• Express orally and in written communication with improved clarity of thought, expression, and argumentation.

1 If you need help with your assignment, please contact:

  • the academic teaching staff in your unit for guidance in understanding or completing this type of assessment
  • the Learning Skills Unit for academic skills support.

2 Indicative time-on-task is an estimate of the time required for completion of the assessment task and is subject to individual variation

Delivery and Resources

NOTE: It is expected that students will listen to ALL LECTURES and will complete ALL ASSESSMENT COMPONENTS in this unit. You do not need to have passed each assessment to pass the unit, but it is expected that all assessments are attempted.

General Submission Procedure: Essays and presentations (if applicable) must be submitted via TurnItIn at the correct link provided on the Unit iLearn site. Please note that there will be separate links for MOLS8002 and PHIL2060 students. Please ensure that you use the correct link for your assessment!

DELIVERY:

Lectures in this unit will be recorded and available online via Echo360 and the unit iLearn site.

Tutorials/STGAs will be either on campus or on zoom (or both) depending upon Covid restrictions.

READING: All required readings are available in Leganto on the unit iLearn site. Supplementary reading is required for Essays. Suggestions for Supplementary Reading will be provided in lectures and on iLearn.

Unit Schedule

SECTION I: (WEEKS 1–5) FRAMEWORKS FOR AN ETHICS OF BIOTECHNOLOGY

WEEK 1 (beginning July 26):  What is ethics? What is ethical reasoning?  

Rquired reading:

Cohen, S.: ‘What is Ethics?

NOTENO TUTORIALS/STGAs in Week 1.

 

WEEK 2 (beginning Aug 2):  How can ethical theories help us think about bioethics and biotechnology?

Part I: Consequentialist and Autonomy-based ethics.

Required reading:

Thomson, A.: ‘Moral Principles and Moral Theories’.

Grace, D. and Cohen, S.: Chapter 1 pp.15-20, sections on ‘Consequentialism’ and ‘Nonconsequentialism’ in Business Ethics: Problems and Cases.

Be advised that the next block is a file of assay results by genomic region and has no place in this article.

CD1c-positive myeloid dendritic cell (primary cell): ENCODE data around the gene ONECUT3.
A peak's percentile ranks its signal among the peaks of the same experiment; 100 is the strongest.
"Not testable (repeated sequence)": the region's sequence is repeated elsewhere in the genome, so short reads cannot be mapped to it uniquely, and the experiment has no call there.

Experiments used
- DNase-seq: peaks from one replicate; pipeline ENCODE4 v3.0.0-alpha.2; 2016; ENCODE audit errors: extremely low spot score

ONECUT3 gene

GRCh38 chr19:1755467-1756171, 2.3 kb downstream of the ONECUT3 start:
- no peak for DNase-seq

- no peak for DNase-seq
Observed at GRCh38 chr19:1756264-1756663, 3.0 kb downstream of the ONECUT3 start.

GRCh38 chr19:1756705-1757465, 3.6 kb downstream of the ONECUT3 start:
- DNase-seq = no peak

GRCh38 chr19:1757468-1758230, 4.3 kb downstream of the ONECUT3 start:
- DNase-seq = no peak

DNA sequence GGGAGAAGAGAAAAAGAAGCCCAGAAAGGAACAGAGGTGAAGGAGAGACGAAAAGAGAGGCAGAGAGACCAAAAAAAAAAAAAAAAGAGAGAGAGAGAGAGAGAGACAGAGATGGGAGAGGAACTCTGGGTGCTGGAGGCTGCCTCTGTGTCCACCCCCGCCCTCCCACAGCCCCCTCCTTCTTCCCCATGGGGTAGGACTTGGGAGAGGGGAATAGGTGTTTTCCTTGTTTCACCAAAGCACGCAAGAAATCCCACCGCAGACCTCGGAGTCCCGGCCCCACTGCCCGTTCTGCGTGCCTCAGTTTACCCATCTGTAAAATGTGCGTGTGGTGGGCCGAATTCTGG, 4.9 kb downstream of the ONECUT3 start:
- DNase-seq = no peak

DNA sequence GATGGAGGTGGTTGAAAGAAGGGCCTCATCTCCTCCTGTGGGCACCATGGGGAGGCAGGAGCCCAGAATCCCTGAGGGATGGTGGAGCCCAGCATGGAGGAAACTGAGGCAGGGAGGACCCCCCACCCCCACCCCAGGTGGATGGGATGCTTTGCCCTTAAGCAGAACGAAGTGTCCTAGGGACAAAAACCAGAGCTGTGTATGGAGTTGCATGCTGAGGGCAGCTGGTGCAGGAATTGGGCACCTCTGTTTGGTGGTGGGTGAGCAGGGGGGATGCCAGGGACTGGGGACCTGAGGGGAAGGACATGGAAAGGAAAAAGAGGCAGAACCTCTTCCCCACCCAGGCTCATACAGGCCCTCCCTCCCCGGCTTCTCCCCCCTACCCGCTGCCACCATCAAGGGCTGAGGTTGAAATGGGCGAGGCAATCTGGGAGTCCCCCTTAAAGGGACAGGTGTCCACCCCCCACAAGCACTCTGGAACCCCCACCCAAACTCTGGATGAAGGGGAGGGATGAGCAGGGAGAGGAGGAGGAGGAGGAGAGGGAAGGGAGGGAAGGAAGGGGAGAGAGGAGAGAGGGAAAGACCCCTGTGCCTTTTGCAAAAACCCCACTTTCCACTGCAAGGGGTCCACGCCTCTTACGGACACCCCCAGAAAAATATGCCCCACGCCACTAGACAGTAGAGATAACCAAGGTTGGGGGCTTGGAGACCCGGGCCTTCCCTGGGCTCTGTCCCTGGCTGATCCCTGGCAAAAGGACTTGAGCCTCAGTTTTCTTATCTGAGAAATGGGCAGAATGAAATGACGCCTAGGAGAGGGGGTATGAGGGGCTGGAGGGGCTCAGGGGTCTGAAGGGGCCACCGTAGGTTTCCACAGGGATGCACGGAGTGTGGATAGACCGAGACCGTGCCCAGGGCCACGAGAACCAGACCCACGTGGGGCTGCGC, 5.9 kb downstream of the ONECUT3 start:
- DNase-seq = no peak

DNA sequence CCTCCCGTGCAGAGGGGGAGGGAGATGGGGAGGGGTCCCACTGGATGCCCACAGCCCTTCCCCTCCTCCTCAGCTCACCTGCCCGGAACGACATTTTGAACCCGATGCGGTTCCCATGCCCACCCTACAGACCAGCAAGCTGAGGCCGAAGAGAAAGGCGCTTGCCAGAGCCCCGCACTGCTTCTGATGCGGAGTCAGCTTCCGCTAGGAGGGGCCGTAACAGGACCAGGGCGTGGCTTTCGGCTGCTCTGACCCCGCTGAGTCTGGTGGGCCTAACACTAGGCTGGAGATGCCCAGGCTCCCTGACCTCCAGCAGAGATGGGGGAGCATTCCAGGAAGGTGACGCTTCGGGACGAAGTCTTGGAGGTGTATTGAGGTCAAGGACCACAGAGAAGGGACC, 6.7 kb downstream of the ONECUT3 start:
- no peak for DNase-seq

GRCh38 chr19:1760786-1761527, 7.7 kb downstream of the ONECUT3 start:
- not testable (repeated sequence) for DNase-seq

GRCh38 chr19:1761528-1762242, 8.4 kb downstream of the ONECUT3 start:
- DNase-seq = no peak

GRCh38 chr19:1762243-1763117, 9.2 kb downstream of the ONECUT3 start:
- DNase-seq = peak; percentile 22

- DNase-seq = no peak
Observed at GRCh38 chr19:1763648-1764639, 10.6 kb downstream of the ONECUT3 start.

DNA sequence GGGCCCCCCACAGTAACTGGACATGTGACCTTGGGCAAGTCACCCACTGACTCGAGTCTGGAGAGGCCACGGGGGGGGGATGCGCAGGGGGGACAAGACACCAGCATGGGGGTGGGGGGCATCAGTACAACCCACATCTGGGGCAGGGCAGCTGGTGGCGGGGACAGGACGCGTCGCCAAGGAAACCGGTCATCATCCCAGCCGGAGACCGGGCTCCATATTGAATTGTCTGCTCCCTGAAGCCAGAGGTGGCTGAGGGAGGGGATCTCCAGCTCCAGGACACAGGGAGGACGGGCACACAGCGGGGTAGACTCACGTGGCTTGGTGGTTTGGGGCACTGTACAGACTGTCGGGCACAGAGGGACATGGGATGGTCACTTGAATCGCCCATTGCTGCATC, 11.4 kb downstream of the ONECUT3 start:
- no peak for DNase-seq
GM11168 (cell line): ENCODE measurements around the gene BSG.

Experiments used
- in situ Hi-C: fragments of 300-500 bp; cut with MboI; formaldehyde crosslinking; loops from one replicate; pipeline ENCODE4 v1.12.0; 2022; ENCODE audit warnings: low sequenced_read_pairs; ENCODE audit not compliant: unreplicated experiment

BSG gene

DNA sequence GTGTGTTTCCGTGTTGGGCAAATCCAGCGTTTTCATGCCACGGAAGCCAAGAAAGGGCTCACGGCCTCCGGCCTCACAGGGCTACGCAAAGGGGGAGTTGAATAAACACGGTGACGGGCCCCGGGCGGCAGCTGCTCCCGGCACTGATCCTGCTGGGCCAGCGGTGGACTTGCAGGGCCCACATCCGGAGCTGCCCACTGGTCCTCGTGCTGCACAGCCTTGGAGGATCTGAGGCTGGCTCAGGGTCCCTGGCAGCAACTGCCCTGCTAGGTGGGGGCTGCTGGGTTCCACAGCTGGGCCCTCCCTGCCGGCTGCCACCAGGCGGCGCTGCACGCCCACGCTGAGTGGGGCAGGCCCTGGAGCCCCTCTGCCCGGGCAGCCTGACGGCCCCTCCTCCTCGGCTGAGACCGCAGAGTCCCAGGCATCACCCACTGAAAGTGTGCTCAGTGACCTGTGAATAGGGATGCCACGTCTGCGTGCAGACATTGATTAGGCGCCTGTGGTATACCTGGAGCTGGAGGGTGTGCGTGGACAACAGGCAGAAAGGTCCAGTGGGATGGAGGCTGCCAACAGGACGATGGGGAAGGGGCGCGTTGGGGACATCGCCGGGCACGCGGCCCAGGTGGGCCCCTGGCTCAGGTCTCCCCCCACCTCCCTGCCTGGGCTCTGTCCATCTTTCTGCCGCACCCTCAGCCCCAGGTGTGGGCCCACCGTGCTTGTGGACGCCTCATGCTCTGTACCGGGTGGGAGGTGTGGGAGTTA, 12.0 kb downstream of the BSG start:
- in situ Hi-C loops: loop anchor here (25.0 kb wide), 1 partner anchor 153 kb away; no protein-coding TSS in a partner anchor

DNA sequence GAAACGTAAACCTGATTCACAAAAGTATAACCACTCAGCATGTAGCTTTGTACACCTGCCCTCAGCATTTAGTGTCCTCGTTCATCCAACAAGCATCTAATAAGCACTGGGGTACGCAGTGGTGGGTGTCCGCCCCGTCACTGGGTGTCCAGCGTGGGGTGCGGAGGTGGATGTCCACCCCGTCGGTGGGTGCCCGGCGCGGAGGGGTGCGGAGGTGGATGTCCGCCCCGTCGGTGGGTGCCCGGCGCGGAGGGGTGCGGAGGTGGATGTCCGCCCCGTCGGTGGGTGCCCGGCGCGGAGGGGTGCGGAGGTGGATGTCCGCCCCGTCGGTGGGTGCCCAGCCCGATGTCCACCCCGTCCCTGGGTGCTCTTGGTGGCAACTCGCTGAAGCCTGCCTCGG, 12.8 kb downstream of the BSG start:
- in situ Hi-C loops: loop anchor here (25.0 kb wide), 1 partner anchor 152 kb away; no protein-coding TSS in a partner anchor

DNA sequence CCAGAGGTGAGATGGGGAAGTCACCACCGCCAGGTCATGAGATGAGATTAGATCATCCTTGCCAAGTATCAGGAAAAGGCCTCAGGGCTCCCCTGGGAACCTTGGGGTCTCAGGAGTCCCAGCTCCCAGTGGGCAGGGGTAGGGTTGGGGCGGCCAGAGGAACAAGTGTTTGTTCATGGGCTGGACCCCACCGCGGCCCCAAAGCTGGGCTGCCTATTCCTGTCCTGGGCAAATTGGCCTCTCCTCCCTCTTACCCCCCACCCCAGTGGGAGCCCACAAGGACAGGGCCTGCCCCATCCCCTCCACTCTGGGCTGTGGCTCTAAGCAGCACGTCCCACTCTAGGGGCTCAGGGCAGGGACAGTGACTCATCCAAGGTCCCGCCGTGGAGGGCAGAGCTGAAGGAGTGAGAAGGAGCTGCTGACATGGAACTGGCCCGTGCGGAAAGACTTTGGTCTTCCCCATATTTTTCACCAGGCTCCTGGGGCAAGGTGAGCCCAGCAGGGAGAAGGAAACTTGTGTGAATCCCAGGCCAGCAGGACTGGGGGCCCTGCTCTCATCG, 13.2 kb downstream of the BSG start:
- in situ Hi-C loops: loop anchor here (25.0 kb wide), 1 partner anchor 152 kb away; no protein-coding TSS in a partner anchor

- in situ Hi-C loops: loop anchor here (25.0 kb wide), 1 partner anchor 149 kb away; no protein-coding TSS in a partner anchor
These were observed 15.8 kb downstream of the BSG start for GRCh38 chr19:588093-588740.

NOTE: Online Discussion Exercise due: by 23:59pm Fri 6 August.

 

WEEK 3 (beginning Aug 9): How can ethical theories help us think about bioethics and biotechnology?

Part II: Rights-based, Virtue-based, and Care-based ethics.

Required reading:

Rachels, J. Chapter 11, ‘Feminism and the Ethics of Care’, pp. 133-142.  

Grace, D and Cohen, S.: Chapter 1 pp.21-24, section on ‘Virtue Ethics’ in Business Ethics: Problems and Cases.

 

 

WEEK 4 (beginning Aug 16): How do we do ethical science and research? 

Required reading:

Emanuel, E et al. ‘What Makes Clinical Research Ethical?’ Journal of the American Medical Association (AMA), Vol. 283, No. 2 May24/31: 2701-2711.

Glass, B. ‘The Ethical Basis of Science.’

 

WEEK 5 (beginning Aug 23): Does biotech have lessons to learn from eugenic history?

Required reading:

Wikler, D. and Barondess, J. ‘Bioethics and Anti-Bioethics in Light of Nazi Medicine: What Must We Remember?’

Buchanan, A. et al: Excerpt from ‘Eugenics and Its Shadow’

Optional additional reading:

Buchanan, A. et al: Excerpt from ‘Genes, Justice and Human Nature.’

  

SECTION II (WEEKS 6–10): BIOTECHNOLOGY IN HUMAN HEALTH AND REPRODUCTION

WEEK 6 (beginning Aug 30): Genetic screening, testing and diagnosis – Is it always better to know?

Required reading:

Clarke, A. ‘Genetic Screening and Counselling.’

Steinbock, B. ‘Preimplantation Genetic Diagnosis and Embryo Selection.’

 

WEEK 7 (beginning Sept 6): Human embryo research – Do human embryonic stem cells have moral status? What about synthetic embryos [SHEEFs]?

Required reading:

Harris, J. ‘Stem Cells, Sex and Procreation’

Pera, M. et al. ‘What if stem cells turn into embryos in a dish?’

Optional additional reading:

Aach J. et al. ‘Addressing the ethical issues raised by synthetic human entities with embryo like features’.  eLife 2017;6: e20674. DOI: 10.7554/eLife.20674

 

MONDAY 13 SEPT – FRIDAY 24 SEPT (inclusive): MID SEMESTER BREAK

 

 * ESSAY OPTION 1 DEADLINE: 23:59pm Friday 17 September

 

WEEK 8 (beginning Sept 27): Would anything be wrong with human cloning for procreative purposes?

Required reading:

Brock, D. ‘Cloning Human Beings: An Assessment of the Ethical Issues Pro and Con.’